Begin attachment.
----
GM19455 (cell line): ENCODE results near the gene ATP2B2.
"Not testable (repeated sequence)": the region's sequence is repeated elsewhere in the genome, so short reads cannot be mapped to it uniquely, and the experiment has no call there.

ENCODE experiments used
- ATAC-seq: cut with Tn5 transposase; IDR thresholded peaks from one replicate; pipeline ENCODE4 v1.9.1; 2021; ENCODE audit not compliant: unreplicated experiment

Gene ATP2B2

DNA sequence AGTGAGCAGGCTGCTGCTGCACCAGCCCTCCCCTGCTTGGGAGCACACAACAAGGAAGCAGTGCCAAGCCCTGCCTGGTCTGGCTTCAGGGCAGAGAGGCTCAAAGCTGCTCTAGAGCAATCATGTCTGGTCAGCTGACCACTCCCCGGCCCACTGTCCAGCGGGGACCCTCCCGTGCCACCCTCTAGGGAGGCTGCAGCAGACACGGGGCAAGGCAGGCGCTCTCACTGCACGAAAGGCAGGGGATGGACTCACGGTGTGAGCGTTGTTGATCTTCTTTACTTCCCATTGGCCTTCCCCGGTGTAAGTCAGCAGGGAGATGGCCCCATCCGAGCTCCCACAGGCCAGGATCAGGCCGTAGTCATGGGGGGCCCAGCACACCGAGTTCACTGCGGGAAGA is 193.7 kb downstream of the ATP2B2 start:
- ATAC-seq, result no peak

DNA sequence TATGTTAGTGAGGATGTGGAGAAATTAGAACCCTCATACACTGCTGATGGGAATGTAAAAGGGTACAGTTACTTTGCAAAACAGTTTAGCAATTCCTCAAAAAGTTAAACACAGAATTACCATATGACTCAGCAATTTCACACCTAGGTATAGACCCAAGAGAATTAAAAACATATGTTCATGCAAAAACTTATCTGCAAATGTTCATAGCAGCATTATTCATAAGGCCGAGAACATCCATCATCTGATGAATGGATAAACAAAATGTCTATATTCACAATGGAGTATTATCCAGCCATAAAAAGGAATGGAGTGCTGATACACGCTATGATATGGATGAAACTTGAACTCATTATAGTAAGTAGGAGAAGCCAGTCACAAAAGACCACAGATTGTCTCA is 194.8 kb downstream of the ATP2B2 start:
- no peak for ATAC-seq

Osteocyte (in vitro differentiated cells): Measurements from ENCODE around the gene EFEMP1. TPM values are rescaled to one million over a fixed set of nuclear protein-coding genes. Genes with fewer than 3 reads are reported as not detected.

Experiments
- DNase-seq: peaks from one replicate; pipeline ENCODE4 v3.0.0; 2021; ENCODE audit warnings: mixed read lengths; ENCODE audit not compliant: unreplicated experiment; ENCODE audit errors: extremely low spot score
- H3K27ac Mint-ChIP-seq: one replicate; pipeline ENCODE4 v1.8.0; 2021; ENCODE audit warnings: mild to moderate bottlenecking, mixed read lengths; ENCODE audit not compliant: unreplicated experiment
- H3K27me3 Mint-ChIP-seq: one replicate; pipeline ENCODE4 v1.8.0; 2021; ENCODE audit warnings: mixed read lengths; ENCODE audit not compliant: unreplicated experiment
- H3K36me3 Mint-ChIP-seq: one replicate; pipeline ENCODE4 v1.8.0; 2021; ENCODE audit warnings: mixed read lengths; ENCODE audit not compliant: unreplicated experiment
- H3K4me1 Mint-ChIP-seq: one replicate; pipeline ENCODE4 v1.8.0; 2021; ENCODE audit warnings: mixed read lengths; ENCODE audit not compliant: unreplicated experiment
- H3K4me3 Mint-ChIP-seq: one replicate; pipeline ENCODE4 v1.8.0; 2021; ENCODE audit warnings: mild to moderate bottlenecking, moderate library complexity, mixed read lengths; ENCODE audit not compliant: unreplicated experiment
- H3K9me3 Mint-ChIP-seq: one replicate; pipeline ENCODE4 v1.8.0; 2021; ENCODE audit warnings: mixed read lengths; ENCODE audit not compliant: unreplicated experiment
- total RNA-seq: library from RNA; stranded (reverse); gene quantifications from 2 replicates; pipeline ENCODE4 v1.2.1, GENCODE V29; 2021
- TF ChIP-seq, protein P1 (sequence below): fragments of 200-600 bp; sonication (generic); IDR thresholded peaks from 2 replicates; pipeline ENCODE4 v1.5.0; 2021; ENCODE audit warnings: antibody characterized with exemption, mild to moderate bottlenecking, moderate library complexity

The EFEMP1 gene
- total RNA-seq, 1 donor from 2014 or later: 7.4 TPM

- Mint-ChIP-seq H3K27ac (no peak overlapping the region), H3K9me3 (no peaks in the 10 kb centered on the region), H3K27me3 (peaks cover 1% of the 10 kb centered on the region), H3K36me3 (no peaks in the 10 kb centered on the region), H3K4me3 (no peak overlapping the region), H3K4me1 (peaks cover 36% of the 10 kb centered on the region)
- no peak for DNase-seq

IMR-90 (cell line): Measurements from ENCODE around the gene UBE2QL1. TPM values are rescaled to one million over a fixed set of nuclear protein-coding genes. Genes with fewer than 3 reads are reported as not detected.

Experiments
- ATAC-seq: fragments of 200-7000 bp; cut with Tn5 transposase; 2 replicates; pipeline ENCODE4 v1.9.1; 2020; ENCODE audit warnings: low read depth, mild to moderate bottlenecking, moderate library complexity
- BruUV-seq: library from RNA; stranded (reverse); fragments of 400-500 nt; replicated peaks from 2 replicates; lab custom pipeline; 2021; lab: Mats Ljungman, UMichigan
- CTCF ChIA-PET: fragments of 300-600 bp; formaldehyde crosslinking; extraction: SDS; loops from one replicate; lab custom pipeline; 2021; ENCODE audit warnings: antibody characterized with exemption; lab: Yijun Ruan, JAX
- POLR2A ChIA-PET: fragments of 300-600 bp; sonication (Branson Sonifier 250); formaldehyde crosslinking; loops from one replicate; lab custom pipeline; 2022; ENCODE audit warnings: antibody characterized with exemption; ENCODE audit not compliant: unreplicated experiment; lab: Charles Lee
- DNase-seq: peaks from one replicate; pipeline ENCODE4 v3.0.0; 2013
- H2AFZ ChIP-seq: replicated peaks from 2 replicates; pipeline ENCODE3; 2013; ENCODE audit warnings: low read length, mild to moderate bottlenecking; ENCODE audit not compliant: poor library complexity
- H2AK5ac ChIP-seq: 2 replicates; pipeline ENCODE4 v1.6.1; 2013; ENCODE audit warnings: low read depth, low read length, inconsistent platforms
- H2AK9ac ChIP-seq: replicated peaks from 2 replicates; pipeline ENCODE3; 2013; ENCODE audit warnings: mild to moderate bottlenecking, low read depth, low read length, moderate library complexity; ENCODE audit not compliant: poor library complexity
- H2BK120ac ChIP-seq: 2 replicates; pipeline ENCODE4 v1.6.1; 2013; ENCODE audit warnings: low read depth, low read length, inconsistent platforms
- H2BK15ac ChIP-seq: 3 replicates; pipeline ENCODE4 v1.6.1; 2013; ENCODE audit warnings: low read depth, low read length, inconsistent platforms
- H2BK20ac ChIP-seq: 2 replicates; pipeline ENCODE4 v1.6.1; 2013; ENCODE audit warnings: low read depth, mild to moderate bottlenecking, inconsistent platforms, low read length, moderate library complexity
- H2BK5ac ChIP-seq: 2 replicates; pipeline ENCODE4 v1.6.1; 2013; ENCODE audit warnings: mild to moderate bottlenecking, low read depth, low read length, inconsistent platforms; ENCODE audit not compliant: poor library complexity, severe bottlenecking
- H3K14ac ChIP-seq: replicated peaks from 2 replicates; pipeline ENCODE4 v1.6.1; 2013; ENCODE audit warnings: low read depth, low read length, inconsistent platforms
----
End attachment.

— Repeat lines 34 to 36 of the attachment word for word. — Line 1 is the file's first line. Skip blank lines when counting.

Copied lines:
- H2AK9ac ChIP-seq: replicated peaks from 2 replicates; pipeline ENCODE3; 2013; ENCODE audit warnings: mild to moderate bottlenecking, low read depth, low read length, moderate library complexity; ENCODE audit not compliant: poor library complexity
- H2BK120ac ChIP-seq: 2 replicates; pipeline ENCODE4 v1.6.1; 2013; ENCODE audit warnings: low read depth, low read length, inconsistent platforms
- H2BK15ac ChIP-seq: 3 replicates; pipeline ENCODE4 v1.6.1; 2013; ENCODE audit warnings: low read depth, low read length, inconsistent platforms